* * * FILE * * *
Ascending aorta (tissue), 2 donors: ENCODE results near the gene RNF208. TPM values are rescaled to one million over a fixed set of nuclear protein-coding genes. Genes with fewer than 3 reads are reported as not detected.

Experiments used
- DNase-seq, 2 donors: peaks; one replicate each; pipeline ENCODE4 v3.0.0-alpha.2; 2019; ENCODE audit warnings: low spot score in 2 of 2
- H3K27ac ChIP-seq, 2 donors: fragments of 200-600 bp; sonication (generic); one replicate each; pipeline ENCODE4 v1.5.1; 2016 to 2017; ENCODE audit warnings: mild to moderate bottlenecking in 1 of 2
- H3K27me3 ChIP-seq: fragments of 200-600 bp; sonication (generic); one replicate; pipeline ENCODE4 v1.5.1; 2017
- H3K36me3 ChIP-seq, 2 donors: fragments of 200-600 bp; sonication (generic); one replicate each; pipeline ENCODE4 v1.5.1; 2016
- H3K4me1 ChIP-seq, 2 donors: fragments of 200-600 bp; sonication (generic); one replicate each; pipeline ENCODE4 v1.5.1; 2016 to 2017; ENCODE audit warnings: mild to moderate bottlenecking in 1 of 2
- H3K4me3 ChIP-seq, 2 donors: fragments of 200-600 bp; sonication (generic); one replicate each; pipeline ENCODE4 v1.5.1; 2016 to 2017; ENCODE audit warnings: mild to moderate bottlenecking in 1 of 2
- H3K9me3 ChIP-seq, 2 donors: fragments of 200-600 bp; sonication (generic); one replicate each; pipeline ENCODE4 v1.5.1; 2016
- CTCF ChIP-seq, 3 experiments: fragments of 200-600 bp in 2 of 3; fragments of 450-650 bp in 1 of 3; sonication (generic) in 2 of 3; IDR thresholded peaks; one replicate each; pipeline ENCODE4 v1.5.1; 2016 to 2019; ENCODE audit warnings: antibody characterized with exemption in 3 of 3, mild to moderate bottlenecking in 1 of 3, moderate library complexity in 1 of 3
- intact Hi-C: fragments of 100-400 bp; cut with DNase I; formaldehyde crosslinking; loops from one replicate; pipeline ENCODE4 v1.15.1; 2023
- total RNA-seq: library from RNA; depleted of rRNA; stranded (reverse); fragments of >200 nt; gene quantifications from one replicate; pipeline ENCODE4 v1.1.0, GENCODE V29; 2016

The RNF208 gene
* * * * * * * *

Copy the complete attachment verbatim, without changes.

Ascending aorta (tissue), 2 donors: ENCODE results near the gene RNF208. TPM values are rescaled to one million over a fixed set of nuclear protein-coding genes. Genes with fewer than 3 reads are reported as not detected.

Experiments used
- DNase-seq, 2 donors: peaks; one replicate each; pipeline ENCODE4 v3.0.0-alpha.2; 2019; ENCODE audit warnings: low spot score in 2 of 2
- H3K27ac ChIP-seq, 2 donors: fragments of 200-600 bp; sonication (generic); one replicate each; pipeline ENCODE4 v1.5.1; 2016 to 2017; ENCODE audit warnings: mild to moderate bottlenecking in 1 of 2
- H3K27me3 ChIP-seq: fragments of 200-600 bp; sonication (generic); one replicate; pipeline ENCODE4 v1.5.1; 2017
- H3K36me3 ChIP-seq, 2 donors: fragments of 200-600 bp; sonication (generic); one replicate each; pipeline ENCODE4 v1.5.1; 2016
- H3K4me1 ChIP-seq, 2 donors: fragments of 200-600 bp; sonication (generic); one replicate each; pipeline ENCODE4 v1.5.1; 2016 to 2017; ENCODE audit warnings: mild to moderate bottlenecking in 1 of 2
- H3K4me3 ChIP-seq, 2 donors: fragments of 200-600 bp; sonication (generic); one replicate each; pipeline ENCODE4 v1.5.1; 2016 to 2017; ENCODE audit warnings: mild to moderate bottlenecking in 1 of 2
- H3K9me3 ChIP-seq, 2 donors: fragments of 200-600 bp; sonication (generic); one replicate each; pipeline ENCODE4 v1.5.1; 2016
- CTCF ChIP-seq, 3 experiments: fragments of 200-600 bp in 2 of 3; fragments of 450-650 bp in 1 of 3; sonication (generic) in 2 of 3; IDR thresholded peaks; one replicate each; pipeline ENCODE4 v1.5.1; 2016 to 2019; ENCODE audit warnings: antibody characterized with exemption in 3 of 3, mild to moderate bottlenecking in 1 of 3, moderate library complexity in 1 of 3
- intact Hi-C: fragments of 100-400 bp; cut with DNase I; formaldehyde crosslinking; loops from one replicate; pipeline ENCODE4 v1.15.1; 2023
- total RNA-seq: library from RNA; depleted of rRNA; stranded (reverse); fragments of >200 nt; gene quantifications from one replicate; pipeline ENCODE4 v1.1.0, GENCODE V29; 2016

The RNF208 gene